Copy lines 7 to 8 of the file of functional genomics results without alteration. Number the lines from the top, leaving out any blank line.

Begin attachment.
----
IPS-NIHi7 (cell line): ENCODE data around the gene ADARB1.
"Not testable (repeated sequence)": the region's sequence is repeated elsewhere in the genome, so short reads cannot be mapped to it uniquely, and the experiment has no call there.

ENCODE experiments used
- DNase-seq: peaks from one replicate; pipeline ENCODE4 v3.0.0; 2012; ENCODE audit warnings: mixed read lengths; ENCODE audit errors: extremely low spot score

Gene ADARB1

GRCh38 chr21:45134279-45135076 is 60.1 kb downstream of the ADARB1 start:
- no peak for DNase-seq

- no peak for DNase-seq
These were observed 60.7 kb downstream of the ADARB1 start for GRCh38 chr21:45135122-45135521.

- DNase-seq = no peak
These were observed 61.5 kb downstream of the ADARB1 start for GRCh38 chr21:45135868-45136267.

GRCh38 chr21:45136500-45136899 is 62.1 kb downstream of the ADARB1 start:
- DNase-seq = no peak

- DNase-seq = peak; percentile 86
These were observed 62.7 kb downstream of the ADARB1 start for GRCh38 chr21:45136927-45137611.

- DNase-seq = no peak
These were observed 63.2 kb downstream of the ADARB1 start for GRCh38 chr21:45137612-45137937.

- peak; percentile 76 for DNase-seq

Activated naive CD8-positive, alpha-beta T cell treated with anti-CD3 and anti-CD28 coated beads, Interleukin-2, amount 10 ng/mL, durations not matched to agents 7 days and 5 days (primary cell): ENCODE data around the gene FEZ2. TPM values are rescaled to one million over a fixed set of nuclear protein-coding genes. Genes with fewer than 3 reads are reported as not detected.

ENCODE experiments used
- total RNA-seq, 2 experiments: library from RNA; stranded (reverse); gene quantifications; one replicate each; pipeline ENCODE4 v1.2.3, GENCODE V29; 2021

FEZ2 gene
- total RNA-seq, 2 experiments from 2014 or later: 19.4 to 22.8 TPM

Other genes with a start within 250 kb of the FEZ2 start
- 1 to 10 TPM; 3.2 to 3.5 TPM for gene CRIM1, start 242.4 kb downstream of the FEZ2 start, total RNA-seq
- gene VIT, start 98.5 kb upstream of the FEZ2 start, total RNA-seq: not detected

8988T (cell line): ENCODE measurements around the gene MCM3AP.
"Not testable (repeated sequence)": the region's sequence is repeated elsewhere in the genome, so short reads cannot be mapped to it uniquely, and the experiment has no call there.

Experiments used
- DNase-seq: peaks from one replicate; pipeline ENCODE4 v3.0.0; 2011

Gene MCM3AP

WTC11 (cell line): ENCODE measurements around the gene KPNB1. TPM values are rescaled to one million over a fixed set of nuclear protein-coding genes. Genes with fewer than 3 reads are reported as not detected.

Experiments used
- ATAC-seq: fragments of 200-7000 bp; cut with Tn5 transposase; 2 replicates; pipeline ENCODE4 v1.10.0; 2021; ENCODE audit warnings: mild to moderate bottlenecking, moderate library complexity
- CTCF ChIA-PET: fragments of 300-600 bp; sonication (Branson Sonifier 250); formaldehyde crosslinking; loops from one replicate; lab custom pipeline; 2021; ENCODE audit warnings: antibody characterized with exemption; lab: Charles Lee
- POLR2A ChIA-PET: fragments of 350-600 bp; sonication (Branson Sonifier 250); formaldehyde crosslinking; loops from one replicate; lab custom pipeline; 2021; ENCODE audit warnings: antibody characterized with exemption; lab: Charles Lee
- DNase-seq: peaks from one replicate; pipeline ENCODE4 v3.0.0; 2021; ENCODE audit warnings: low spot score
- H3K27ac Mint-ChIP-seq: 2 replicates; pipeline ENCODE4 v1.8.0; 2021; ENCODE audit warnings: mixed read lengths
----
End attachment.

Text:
- no peak for DNase-seq

- no peak for DNase-seq